Exclusive: Standard AI shifts focus to computer vision analytics for retailers, now valued at $1.5 billion


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Standard AI, a San Francisco-based artificial intelligence company, announced today that it is pivoting from its original focus on autonomous checkout systems to providing computer vision analytics solutions for retailers.

VentureBeat has also learned that the company is now valued at $1.5 billion, a significant milestone as it shifts its business strategy. In conjunction with this strategic shift, Standard AI has promoted COO Angie Westbrock to CEO and SVP of Technology Strategy David Woollard to CTO.

The company says its new suite of products will help retailers gain valuable insights into shopper behavior, optimize merchandising strategies, reduce out-of-stock items, and prevent loss — all without using facial recognition or collecting personally identifiable information.

“What we found is that by addressing specific challenges like analyzing shopper interactions and monitoring stock levels, retailers and brands could reach ROI and get immediate returns on their investment,” said Standard AI CEO Angie Westbrook in an exclusive interview with VentureBeat. “This targeted approach allowed us to deliver a much more tangible solution.”

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Adapting to the realities of the retail market

Founded in 2017, Standard AI initially set out to make fully autonomous checkout a widespread reality. However, the technology has not yet reached mass adoption, due in part to high costs and slower than anticipated consumer uptake.

“Autonomous checkout just hasn’t taken off to mass market scale,” Westbrock told VentureBeat. “While infrastructure and computing costs have posed some barriers, the primary challenge has stemmed from slower than anticipated shopper adoption, resulting in low returns on investment.”

Standard AI realized that the advanced AI models it developed for autonomous stores, which can track individual products and shopper actions with up to 98% accuracy, have valuable applications beyond cashierless systems.

“The autonomous tech stack that we’ve been building is the foundation for all of our vision products,” said Westbrock. “We started with the most complex problem first with autonomous checkout…But this technology has applications well beyond autonomous checkout.”

Leveraging AI to provide new insights

The new vision analytics products leverage Standard AI’s “autonomous tech stack” to generate real-time insights for retailers without requiring a fully autonomous setup.

Heat maps show detailed shopper movement and product interaction data, not just foot traffic. Out-of-stock detection allows proactive inventory management. The system can even measure potential lost sales from items being out-of-stock.

“The level of information that we can bring is [similar to] how Google Analytics unlocked e-commerce,” said Westbrock. “Knowing how shoppers are interacting with products, where they’re buying products from — this is something that’s never been available before.”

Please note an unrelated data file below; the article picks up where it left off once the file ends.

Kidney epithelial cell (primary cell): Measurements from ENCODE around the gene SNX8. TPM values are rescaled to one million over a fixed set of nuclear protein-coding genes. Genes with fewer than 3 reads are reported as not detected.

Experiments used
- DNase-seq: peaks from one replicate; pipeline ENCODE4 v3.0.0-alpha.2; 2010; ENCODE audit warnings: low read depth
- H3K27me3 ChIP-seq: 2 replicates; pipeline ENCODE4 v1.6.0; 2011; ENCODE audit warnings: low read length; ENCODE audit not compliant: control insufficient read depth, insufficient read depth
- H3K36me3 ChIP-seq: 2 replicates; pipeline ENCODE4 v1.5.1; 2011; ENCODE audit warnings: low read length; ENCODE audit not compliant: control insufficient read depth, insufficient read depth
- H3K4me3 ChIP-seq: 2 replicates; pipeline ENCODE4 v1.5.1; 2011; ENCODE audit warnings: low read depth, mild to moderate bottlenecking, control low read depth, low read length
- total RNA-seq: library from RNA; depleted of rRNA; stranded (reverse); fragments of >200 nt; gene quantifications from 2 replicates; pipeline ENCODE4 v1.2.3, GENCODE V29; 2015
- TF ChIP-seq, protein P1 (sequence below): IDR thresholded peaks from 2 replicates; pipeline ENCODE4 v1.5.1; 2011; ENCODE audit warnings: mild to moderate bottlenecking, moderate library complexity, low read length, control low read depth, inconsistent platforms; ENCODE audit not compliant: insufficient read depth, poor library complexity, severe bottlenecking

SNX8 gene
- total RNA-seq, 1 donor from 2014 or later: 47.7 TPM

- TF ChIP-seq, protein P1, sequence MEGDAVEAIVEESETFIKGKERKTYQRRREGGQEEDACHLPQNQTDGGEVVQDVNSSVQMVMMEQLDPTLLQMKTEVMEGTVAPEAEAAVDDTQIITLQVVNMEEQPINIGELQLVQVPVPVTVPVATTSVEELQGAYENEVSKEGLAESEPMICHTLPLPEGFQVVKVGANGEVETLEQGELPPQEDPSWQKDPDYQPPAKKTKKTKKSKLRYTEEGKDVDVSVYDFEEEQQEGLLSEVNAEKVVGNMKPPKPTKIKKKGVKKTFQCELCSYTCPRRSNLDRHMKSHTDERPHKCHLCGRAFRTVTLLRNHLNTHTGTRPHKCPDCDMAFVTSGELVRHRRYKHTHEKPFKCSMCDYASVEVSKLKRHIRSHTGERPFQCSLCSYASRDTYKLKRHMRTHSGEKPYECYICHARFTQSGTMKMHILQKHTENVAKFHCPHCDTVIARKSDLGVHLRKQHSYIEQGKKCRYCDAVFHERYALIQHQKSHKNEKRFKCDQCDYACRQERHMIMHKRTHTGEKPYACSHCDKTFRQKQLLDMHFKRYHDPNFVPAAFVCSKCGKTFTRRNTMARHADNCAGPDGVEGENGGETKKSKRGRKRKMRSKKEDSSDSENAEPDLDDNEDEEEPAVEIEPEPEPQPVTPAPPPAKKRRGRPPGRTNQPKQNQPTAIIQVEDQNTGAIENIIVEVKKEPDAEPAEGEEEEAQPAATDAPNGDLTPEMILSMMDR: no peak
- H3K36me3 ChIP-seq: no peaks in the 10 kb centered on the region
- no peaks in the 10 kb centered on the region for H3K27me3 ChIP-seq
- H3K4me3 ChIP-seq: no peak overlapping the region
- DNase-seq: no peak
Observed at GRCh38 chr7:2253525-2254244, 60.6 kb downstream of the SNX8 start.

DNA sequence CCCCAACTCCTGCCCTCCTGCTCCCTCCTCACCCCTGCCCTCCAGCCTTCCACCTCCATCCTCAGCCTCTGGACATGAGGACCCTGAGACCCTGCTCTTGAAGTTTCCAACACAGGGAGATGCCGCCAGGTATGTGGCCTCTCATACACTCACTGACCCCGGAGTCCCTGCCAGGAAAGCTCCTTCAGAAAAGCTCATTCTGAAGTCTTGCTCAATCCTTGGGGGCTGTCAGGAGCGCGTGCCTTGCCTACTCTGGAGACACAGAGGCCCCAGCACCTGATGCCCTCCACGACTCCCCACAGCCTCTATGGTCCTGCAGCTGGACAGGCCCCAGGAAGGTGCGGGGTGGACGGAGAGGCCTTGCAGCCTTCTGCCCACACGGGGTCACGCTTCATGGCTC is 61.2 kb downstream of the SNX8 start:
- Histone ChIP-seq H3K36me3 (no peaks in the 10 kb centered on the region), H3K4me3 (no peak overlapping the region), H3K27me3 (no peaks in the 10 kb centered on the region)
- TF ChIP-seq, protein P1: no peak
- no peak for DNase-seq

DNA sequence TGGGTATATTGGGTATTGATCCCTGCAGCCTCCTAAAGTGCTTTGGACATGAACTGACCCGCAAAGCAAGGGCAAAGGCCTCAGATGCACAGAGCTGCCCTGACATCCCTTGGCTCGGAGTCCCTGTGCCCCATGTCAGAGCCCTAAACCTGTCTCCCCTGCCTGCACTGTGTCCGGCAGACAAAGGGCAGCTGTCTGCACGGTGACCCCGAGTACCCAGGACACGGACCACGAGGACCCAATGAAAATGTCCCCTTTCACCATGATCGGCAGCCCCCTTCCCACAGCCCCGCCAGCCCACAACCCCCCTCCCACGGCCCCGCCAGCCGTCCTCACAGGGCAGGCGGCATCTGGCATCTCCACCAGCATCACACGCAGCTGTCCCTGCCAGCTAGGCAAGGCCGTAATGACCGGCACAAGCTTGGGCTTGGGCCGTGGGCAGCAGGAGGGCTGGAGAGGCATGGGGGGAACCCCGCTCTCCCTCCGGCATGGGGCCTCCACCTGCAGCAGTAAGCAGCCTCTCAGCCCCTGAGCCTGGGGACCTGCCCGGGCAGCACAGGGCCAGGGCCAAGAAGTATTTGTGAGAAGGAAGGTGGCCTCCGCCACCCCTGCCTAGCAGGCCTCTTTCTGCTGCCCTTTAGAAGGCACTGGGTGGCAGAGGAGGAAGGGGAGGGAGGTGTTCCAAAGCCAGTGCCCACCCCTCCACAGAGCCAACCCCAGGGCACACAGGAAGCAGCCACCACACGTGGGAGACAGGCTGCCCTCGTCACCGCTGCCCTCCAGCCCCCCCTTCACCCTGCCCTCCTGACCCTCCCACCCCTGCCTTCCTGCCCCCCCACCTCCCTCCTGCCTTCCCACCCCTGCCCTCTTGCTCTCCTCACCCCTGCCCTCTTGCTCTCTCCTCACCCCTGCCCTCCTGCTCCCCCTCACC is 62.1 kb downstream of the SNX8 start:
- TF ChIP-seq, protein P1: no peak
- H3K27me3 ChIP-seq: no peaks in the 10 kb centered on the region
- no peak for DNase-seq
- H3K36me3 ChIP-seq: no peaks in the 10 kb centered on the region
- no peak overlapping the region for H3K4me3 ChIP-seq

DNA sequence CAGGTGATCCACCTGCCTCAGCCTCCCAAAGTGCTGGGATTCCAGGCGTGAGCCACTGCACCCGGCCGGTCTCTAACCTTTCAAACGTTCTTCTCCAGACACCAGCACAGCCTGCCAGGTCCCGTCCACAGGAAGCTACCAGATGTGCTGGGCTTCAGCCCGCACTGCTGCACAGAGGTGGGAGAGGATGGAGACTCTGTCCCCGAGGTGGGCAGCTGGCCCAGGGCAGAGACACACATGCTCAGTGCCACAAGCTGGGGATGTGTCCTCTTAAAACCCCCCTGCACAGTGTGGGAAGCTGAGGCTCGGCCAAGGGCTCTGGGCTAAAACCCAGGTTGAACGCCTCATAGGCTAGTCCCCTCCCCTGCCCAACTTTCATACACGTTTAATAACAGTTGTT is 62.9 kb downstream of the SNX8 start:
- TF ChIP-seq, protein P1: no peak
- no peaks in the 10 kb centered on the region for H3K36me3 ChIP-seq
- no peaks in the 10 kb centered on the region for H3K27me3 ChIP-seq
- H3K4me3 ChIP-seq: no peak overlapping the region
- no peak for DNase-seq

Partnering with Google Cloud and others provides the computing infrastructure to make this AI-driven future accessible for retailers. But the key differentiator is Standard AI’s software and data accuracy, honed through years of developing autonomous systems.

Navigating a competitive landscape

The pivot puts Standard AI in competition with several major retail analytics providers such as IBM, Oracle, SAP SE, Salesforce, and more. But the company believes its unique full-journey tracking and high precision AI models give it an edge. Westbrock told VentureBeat “the only thing worse than no data is bad data,” emphasizing Standard AI’s data fidelity.

The shift comes as retailers look to adopt more data-driven strategies to remain competitive in the e-commerce age. While foot traffic has rebounded post-pandemic, brick-and-mortar stores are seeking ways to optimize operations and merchandising to maximize sales per visit. Spending on artificial intelligence in the retail sector is predicted to grow to $29.45 billion by 2028, according to a recent projections from ReportLinker.

Standard AI’s ability to track individual products and shopper interactions sets them apart from competitors that rely on more general foot traffic data. This granular level of data can help retailers optimize store layouts, product placement, and inventory management in ways that were previously impossible.

Pivoting as autonomous checkout faces headwinds

The company’s shift also reflects the challenges facing startups seeking to develop full-scale autonomous retail solutions that can viably replace traditional checkout. Amazon, which has been investing heavily in its “Just Walk Out” technology, has opened a handful of fully autonomous stores but has yet to expand the model significantly beyond its own footprint.

For AI startups that had banked on a rapid transition to autonomous shopping, pivoting to adjacencies like vision analytics tools that can provide nearer-term value may offer a more viable path to commercialization and growth. Standard AI’s move is likely to prompt other autonomous retail tech developers to reassess their go-to-market strategies as well.

Still, the company remains optimistic about the long-term potential for AI to transform physical retail. “This is really about building the infrastructure for the future,” said Ms. Westbrock. “We provide the software element to bring all of this infrastructure to life…to transform and provide this future-enabled infrastructure.”



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